Why You Shouldn’t Patent Your Invention Just Yet

Can you imaging inventing something new and refusing to patent it? We game theorists are a greedy lot. While not doing anything actually illegal, we show no mercy when it comes to an opportunity to make lots of money. In this latest nefarious article, I am going to demonstrate how it is in your best interests to keep silent about your latest invention when it suits you.

First we must understand a key concept in game theory called a “holdup.” A holdup is a situation where you are able to demand almost any amount of money from a person because they have no choice but to pay you or suffer incredible losses. This isn’t just restricted to extorting money at a petrol bunk. Holdups are frequently seen in businesses.

For example, suppose all the pilots in a particular airline decide that they’re not getting paid enough. All they have to do is to go on a collective strike and ask for a 300% raise. Assuming that there are very few pilots around, such a strike will have a compelling power. The reason is twofold. First of all, being a pilot is a specialized skill. And second, the cost of paying a pilot is minimal compared to the cost of maintaining an airplane. So if the airline stops operating because of the pilot strike, they can hardly save any money by not paying the pilots since their fixed costs on machines, etc., is sky high anyway. The pilots are trying to “holdup” the airline company.

Image Credit: Ismael Olea

Patent

In fact, the threat is so real, that certain governments have imposed rules on how long skilled labor such as pilots can go on strike.

Such a strike would not work in McDonald’s for the reasons mentioned. The labor is pretty unskilled, and a strike would hurt McDonald’s much less since McDonald’s would save on employee fees which are pretty high. So if the employees threaten to strike (remember that the more people who strike, the more difficult it is to maintain the strike since a strike is like a cartel), McDonald’s would simply fire them and hire more workers since they are easy to replace. Thus, an attempted “holdup” of McDonald’s would not succeed.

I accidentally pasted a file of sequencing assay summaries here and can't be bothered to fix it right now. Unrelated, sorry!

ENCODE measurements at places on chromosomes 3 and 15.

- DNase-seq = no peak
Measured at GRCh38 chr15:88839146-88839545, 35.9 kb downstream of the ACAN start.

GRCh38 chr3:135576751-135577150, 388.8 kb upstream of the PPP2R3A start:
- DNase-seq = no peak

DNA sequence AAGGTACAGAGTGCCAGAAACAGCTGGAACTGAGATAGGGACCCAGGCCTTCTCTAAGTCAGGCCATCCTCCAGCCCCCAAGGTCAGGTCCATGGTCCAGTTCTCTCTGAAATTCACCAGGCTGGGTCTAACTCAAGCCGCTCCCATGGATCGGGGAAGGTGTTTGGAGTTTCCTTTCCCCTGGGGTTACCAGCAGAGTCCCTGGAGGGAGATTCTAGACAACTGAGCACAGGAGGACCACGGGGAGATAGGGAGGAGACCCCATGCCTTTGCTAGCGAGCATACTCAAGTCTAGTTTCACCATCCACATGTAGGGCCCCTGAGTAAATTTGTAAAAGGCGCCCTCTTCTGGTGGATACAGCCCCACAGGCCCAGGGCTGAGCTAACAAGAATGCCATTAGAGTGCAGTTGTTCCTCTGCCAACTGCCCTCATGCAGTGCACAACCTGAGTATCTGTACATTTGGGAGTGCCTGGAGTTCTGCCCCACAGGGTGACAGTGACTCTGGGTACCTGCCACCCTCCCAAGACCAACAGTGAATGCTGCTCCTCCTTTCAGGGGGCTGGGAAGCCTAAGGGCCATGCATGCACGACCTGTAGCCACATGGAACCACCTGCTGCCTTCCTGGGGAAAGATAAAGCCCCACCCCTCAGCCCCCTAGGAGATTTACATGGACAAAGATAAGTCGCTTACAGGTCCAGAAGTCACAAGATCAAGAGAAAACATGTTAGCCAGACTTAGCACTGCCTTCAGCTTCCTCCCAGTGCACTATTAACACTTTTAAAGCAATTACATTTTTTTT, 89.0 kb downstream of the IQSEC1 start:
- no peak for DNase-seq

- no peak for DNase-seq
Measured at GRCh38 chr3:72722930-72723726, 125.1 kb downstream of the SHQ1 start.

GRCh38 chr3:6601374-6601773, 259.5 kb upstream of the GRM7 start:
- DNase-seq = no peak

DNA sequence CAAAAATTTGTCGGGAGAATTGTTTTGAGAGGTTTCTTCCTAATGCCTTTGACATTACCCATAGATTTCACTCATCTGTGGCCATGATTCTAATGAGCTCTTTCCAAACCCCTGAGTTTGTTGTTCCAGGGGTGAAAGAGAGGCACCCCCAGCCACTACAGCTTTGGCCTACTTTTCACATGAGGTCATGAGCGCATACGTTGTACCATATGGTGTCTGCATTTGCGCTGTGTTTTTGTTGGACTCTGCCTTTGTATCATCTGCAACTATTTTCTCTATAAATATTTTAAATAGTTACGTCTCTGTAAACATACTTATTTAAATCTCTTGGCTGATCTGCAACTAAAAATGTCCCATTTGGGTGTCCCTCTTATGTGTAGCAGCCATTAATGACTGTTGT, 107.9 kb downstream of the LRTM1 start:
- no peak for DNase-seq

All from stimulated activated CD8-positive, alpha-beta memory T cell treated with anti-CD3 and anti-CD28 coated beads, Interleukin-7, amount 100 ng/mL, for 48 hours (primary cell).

Patent law gives inventors the potential to holdup companies that rely on the patent. Wouldn’t it be nice if I had a patent on the technology used to create integrated circuits (IC)? Every single chip company in the world would pay me money, and I would be a rich man with no worries (financially at least).

But suppose I’m a manufacturing company, and I have several ways to manufacture a particular product. I must check beforehand whether any of the steps involved in a particular method have a patent on them. If they do, then I must either come to an agreement with the patent holder to pay her a reasonable sum of money before I Invest heavily into it or choose another method.

If I’m foolish enough to blindly set up my manufacturing plant in a way that utilized a method that has a patent on it, the patent holder can holdup my firm. They can demand outrageous fees for allowing me to utilize that method since it will cost me millions of dollars to set up a new plant that avoids that step.

But suppose I do the research beforehand and find that no one holds a patent for a particular step, and I build my factory around it. After this, a clever inventor reveals that he has just now got a patent for a particular method that my plant utilizes, and I’m screwed. The crafty inventor had purposely delayed his patent on that technique so that when I did a check, nothing showed up. Now after my plant is complete, he has completed the process and obtained a patent. He is now in a position to hold up my firm.

So if you’re thinking of obtaining a patent, it is worthwhile for you to hold off a little bit and wait till a firm invests heavily into a product or process which utilizes your invention. Then you must strike and obtain a patent and keep holding up the hapless firm! I can well imagine professionals having dozens of unpatented inventions, keeping a keen lookout for an opportunity to pounce on a company that will utilize one of their inventions.

Yes, we game theorists are crafty. Nothing wrong in that, is there?

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